Rethinking the Purification Process of Viral-based Biotherapeutics

Chemical Engineering Grain Processing Seminar Series

Pratik Joshi

PhD Candidate
Department of Chemical Engineering
Michigan Technological University

Abstract: The demand for high throughput methods of viral-based biotherapeutics to fight viral and other incurable diseases has increased tremendously over the past two decades. The outreach of these vaccines and therapies is impeded by limited production capacity and slow production processes. Great progress in upstream processing has led to significantly higher titers of immunizing or therapeutic viruses. However, the manufacturing community has realized the need to upgrade the traditional downstream strategy. Current downstream methods, chromatography and filtration, are not optimal to efficiently process comparatively fragile and complex viral particles. The lack of platform technologies for downstream processing of viral therapeutics has led to a search for alternative approaches.

In regards to finding a solution, our approach is a liquid-liquid extraction based - aqueous two-phase system (ATPS). ATPS formed by two partially miscible aqueous solutions are known for being inexpensive, environmentally-friendly, provide mild environment for biologics, and can be easily scaled-up and processed continu-ously. Our work has explored an aqueous biocompatible polymer (polyethylene glycol, PEG) and citrate-based system with the goal to preferentially partition virions in the PEG-rich phase and contaminants in the citrate-rich phase. However, the challenge of not fully understanding the partitioning mechanism had resulted in a large experimental setup. Tie-line describes thermodynamically similar systems, separating into similar phase compositions. We have developed an optimization strategy by relating viral physiochemical characteristics (hydrophobicity and charge) and partitioning behavior of multiple viruses using a tie-line framework in the PEG 12kDa-citrate system. Virus partitioning behavior with increasing tie-line lengths provided an insight in the preferential driving forces for virus recovery as well as stability of viruses. Deduction of major influences of hydrophobic and electrostatic interactions between the viruses and phases allowed us to reduce the experimental designs for other viruses. Each virus exhibits different level of fragility and the optimum processing parameters might not be feasible for recovering functional virions, thus making viral processing more intricate. Impact of environmental stress on viral viability will be discussed. The following study employed naturally-occurring, water molecule-rearranging compounds called osmolytes in the ATPS to ease processability and generalize the virus purification process. Osmolytes restructure the relative phase behavior to selectively enhance the driving forces to elevate virus recovery. Our results provided circumstantial evidence on an underlying debate about the osmolyte stabilizing mechanism and supplements the growing theory of viruses being relatively more hydrophobic than smaller proteins.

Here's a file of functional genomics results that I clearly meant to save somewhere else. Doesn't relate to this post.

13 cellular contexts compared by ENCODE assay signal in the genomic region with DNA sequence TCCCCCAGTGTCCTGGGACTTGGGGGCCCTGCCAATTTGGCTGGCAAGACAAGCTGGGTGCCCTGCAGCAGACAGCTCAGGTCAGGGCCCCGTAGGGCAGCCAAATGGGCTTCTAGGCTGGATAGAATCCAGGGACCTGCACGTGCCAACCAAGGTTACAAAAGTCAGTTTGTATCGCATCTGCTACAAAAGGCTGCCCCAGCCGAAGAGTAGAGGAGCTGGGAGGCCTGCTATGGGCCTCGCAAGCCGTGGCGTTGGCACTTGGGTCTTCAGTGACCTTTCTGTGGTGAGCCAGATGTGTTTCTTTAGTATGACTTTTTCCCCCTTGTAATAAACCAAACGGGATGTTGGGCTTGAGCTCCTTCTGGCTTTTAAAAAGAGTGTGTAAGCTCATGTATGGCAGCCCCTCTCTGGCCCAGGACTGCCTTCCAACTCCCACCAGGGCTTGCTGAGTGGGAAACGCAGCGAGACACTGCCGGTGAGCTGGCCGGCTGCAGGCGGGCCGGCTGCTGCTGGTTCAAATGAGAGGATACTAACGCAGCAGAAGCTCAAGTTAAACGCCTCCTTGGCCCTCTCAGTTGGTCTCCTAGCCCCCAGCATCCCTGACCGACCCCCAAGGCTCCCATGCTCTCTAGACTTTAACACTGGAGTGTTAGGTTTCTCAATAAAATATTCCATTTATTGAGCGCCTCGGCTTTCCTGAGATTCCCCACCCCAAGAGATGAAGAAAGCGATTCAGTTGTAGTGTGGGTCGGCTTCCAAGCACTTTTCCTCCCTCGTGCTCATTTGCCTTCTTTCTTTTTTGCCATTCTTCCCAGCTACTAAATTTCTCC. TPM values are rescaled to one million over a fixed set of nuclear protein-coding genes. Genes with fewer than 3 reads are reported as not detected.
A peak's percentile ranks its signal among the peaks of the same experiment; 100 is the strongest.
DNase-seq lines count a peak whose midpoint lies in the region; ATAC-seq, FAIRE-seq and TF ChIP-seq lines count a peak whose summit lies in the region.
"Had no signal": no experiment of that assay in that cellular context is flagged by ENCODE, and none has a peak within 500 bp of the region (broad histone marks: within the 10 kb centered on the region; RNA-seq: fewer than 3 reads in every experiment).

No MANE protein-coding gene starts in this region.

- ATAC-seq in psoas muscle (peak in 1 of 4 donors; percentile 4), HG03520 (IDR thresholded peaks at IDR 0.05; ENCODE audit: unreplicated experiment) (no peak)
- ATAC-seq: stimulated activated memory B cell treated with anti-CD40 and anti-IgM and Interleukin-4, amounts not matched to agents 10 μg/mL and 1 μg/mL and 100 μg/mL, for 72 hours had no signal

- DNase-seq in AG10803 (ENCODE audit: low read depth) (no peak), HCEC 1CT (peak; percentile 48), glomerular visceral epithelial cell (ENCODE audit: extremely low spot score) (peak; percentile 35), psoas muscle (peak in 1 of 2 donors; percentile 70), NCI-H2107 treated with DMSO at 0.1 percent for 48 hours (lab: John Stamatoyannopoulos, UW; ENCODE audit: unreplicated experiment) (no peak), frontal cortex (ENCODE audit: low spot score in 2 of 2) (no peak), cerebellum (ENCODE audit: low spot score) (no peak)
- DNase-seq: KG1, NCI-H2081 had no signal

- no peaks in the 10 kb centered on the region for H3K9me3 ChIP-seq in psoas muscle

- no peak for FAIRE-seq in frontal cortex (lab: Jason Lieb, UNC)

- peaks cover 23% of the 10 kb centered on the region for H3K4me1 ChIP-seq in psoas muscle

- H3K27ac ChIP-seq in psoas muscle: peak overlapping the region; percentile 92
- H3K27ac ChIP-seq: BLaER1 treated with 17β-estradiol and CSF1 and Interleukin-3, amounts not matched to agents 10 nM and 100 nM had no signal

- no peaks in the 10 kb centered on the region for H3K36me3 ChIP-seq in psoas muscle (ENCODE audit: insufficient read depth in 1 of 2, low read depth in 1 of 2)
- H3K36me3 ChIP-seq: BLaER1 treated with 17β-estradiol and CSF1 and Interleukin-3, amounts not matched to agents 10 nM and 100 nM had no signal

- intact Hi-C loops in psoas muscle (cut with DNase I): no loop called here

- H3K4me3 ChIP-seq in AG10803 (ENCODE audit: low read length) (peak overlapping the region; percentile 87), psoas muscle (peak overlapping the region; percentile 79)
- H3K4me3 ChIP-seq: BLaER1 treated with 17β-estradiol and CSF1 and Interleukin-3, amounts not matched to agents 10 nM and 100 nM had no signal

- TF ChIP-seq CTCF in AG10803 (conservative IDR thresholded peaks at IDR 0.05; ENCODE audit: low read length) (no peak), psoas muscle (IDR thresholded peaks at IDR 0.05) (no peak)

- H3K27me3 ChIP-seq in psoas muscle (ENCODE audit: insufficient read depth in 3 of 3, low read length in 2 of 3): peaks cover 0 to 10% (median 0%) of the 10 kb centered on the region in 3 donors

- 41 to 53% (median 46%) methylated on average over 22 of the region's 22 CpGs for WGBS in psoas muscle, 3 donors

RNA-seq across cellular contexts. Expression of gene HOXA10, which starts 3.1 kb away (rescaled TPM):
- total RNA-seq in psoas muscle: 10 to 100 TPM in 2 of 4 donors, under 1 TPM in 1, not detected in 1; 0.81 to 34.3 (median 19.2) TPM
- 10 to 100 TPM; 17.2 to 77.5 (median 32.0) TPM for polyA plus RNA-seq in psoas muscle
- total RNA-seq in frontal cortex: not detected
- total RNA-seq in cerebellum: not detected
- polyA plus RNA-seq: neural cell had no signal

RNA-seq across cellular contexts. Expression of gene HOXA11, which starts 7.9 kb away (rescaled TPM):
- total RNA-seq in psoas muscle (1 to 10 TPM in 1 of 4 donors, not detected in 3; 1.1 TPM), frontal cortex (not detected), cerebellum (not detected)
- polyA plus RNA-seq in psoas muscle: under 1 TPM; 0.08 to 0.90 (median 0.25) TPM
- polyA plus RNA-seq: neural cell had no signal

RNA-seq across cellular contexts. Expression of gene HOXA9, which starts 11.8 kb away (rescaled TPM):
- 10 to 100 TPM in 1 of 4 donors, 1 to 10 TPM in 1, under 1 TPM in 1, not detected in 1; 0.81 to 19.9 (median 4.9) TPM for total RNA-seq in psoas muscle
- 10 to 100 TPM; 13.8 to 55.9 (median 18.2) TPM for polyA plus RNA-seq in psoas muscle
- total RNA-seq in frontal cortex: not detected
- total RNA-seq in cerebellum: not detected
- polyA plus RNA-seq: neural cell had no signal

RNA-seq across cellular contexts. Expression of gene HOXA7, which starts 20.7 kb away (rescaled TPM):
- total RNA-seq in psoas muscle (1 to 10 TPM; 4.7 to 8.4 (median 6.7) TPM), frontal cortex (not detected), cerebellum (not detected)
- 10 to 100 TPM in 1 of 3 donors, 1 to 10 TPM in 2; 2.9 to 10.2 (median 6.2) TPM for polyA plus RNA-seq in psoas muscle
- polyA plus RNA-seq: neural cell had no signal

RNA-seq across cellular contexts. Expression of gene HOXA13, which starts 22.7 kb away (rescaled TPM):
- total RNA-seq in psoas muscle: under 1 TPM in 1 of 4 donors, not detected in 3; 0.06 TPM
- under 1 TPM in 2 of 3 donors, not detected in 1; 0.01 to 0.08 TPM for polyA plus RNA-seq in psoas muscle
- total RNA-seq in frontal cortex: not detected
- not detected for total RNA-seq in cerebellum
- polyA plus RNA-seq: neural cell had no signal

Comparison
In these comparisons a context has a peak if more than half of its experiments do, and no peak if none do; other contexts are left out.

Overall, our work is directed towards platforming downstream processing of vaccines using ATPS and currently a multivariate database is being generated for empirical predictions to accelerate process development of viral-based biotherapeutics. Interpretations of the current study on distinctive biophysical behavior of viruses allows for future innovations in vaccine candidate designs.

Bio: Pratik is a PhD candidate in the chemical engineering department, advised by Dr. Caryn Heldt. He finished his undergraduate degree in Petrochemical Engineering at University of Pune, India and joined the Heldt Bioseparations Laboratory in 2016. He has published or submitted 5 peer-reviewed journal papers during his graduate studies and has presented his research work in more than 10 regional, national, and international conferences during his graduate studies.

Friday, February 14 at 1:00 p.m.

R. L. Smith Mechanical Engineering-Engineering Mechanics Building (MEEM), 403
1400 Townsend Drive, Houghton, MI 49931

Event Type
Target Audience
Website
Subscribing Department ?
Host ?

Department of Chemical Engineering

Subscribe

Recent Activity